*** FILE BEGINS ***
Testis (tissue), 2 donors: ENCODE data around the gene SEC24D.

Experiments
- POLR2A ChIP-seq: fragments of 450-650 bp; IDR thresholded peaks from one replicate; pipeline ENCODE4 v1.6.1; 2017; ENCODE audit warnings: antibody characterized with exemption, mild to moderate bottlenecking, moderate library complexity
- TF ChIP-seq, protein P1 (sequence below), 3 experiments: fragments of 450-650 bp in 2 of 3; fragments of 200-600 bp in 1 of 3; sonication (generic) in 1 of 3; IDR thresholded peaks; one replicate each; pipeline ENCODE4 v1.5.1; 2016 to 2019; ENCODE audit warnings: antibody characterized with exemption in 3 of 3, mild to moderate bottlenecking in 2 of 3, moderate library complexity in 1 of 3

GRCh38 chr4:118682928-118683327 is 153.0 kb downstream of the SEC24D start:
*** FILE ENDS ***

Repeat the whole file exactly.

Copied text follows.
Testis (tissue), 2 donors: ENCODE data around the gene SEC24D.

Experiments
- POLR2A ChIP-seq: fragments of 450-650 bp; IDR thresholded peaks from one replicate; pipeline ENCODE4 v1.6.1; 2017; ENCODE audit warnings: antibody characterized with exemption, mild to moderate bottlenecking, moderate library complexity
- TF ChIP-seq, protein P1 (sequence below), 3 experiments: fragments of 450-650 bp in 2 of 3; fragments of 200-600 bp in 1 of 3; sonication (generic) in 1 of 3; IDR thresholded peaks; one replicate each; pipeline ENCODE4 v1.5.1; 2016 to 2019; ENCODE audit warnings: antibody characterized with exemption in 3 of 3, mild to moderate bottlenecking in 2 of 3, moderate library complexity in 1 of 3

GRCh38 chr4:118682928-118683327 is 153.0 kb downstream of the SEC24D start: